The firearms suicide rate among Black teenagers surpassed the rate for white teenagers for the first time on record in 2022, according to a July data analysis by researchers at the Johns Hopkins Center for Gun Violence Solutions.
Suicide has long been a tricky topic to cover. Sensationalized and poor coverage of suicide raises the risk of a contagion effect — other people being inspired to take their lives. Studies have found that copycat suicides rise following coverage of a single suicide incident, especially involving a celebrity.
But the problem, especially how it is tied to firearms, needs to be covered. When done carefully and thoughtfully, good journalism can dispel myths, help improve public awareness and understanding of the complexities of suicide and even encourage people to seek help.
Recent CDC data has revealed that roughly half of suicides nationwide are by firearms. Forty percent of respondents from a Pew Research Center June 2021 survey said they lived in a household that had guns; 30% said they owned a gun.
During a pandemic where a record number of Americans reported heightened suicidal ideation and other severe mental stress, those data are significant, at least in part, because gun sales have also surged during the past couple of years.
A glance at research
Gun ownership heightens risks of suicide by firearm, a series of studies over the years have concluded. Among the largest and most recent of them is a Stanford University study published in June 2020 in the New England Journal of Medicine. It concluded that men who owned guns were eight times more likely to die than men who didn’t of a self-inflicted gunshot and that the rate of suicide by firearm among women who owned hand guns was 35 times the rate of women who didn’t. Tracking risks from day one of a gun purchase, the analysis examined 26 million Californians across 12 years ending in 2016.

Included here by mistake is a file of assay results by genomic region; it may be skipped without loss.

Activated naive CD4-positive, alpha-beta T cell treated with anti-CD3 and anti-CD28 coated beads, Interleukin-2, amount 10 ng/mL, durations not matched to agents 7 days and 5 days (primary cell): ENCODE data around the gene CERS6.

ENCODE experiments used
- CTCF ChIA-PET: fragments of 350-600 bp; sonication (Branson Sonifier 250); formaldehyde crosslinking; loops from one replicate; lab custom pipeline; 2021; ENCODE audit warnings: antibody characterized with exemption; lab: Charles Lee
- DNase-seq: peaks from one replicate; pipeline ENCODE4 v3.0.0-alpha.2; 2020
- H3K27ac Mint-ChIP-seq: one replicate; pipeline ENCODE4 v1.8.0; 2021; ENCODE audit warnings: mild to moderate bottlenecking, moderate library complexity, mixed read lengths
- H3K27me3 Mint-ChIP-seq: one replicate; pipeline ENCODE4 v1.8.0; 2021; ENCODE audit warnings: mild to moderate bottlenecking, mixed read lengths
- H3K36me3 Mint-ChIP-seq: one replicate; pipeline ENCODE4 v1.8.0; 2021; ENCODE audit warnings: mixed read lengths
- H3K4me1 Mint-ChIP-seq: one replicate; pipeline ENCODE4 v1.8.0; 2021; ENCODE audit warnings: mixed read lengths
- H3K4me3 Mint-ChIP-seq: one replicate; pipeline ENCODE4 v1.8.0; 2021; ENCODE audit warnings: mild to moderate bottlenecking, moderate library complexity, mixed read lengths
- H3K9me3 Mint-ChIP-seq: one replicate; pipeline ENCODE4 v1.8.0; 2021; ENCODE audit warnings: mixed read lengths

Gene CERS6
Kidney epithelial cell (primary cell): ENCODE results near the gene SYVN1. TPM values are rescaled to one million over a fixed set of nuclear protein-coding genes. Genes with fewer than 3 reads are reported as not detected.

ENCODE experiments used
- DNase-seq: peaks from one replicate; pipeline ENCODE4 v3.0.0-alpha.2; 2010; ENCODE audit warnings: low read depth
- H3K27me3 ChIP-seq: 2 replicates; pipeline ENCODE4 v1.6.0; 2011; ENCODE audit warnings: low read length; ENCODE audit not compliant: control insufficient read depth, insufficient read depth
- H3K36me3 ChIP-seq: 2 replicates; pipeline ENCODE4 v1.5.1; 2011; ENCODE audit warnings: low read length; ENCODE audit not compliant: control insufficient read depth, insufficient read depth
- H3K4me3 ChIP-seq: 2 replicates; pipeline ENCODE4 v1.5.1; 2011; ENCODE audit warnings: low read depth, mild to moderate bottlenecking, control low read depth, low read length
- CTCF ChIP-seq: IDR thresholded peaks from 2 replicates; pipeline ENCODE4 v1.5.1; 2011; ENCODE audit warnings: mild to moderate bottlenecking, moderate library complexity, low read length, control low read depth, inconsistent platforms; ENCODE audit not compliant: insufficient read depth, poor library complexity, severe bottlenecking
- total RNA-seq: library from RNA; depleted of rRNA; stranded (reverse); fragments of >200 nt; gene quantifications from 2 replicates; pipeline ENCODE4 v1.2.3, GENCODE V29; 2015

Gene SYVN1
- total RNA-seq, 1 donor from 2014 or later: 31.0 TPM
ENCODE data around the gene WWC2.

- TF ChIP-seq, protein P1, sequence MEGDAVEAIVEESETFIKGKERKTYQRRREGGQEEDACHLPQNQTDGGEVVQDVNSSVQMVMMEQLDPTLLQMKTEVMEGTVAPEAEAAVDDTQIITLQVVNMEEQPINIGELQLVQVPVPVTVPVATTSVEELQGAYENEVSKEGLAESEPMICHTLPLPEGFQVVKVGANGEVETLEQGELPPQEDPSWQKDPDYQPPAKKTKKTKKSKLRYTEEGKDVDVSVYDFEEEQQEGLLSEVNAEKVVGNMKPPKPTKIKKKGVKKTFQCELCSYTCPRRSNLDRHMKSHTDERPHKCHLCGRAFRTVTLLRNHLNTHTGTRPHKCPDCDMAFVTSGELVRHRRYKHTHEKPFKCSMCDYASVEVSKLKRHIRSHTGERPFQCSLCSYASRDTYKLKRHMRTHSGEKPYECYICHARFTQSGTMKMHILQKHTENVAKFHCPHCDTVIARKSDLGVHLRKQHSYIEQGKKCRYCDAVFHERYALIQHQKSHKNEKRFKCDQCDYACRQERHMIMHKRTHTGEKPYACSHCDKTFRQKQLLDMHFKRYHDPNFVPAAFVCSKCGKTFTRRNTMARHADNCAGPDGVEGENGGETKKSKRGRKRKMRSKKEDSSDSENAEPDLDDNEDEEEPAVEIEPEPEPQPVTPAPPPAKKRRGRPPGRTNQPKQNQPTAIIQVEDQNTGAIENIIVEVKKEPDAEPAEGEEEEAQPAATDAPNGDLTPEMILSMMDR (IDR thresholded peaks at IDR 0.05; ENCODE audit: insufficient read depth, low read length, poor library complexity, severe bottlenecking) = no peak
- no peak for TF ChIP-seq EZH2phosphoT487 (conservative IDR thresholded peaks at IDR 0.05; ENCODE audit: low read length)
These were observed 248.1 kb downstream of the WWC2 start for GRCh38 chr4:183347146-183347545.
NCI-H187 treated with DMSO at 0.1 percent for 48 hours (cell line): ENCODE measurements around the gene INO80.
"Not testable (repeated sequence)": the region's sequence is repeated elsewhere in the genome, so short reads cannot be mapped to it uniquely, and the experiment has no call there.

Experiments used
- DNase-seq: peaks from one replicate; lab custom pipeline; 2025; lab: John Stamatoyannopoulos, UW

A commentary by a Boston emergency room physician published in the JAMA Network Open cited a 59% increase in firearm suicides by teens between 2010 and 2019, outpacing a 29% spike in other forms of suicide during that period. Teen males used a firearm 51% of the time and teen females 25% of the time.
The pandemic’s assorted pressures have caused a spike in suicidal thoughts among subsets of people, including older Americans whose risk for suicidal ideation — and suicide itself — is linked to some of the particularities of aging.
According to a March 2021 analysis by geriatric researchers at Adelphi and Columbia Universities, 28% of U.S. adults who were at least 65 years old, or 14.7 million people, resided alone. That tally of older people living solo — and often enduring the gut punches of isolation and loneliness — only went up from there. Approximately 44% of women ages 75 and older lived alone.
There’s a kind of pile-on effect at play, researchers suggest, as societal and health problems circle in and out of each other. Social isolation can and does often worsen chronic illness, which disproportionately besets older people. The CDC calculates 85% of those age 65 and older have at least one chronic illness; 60% have two or more.
Men 75 and older had the highest risk for suicide, according to the CDC’s most recent data, with 39.9 such suicides per 100,000 Americans. The comparable figure for women in that age group was 4.3 per 100,000. For those ages 65 through 74, the respective rates were 26.4 and 5.9. (This 2018 analysis in Clinical Interventions in Aging put the rate for white men who were 65 and older at 48.7 per 100,000.)
The Department of Health and Human Services is sponsoring a seminar for reporters on covering suicide on Tuesday, in what the lead organizer described as an effort by HHS media officials to engage with journalists in new ways.
Mark Weber, the deputy assistant secretary for public affairs, said that media officials often interact with reporters in what he called “ATM transactions” – communicating only when one needs something from the other. Continue reading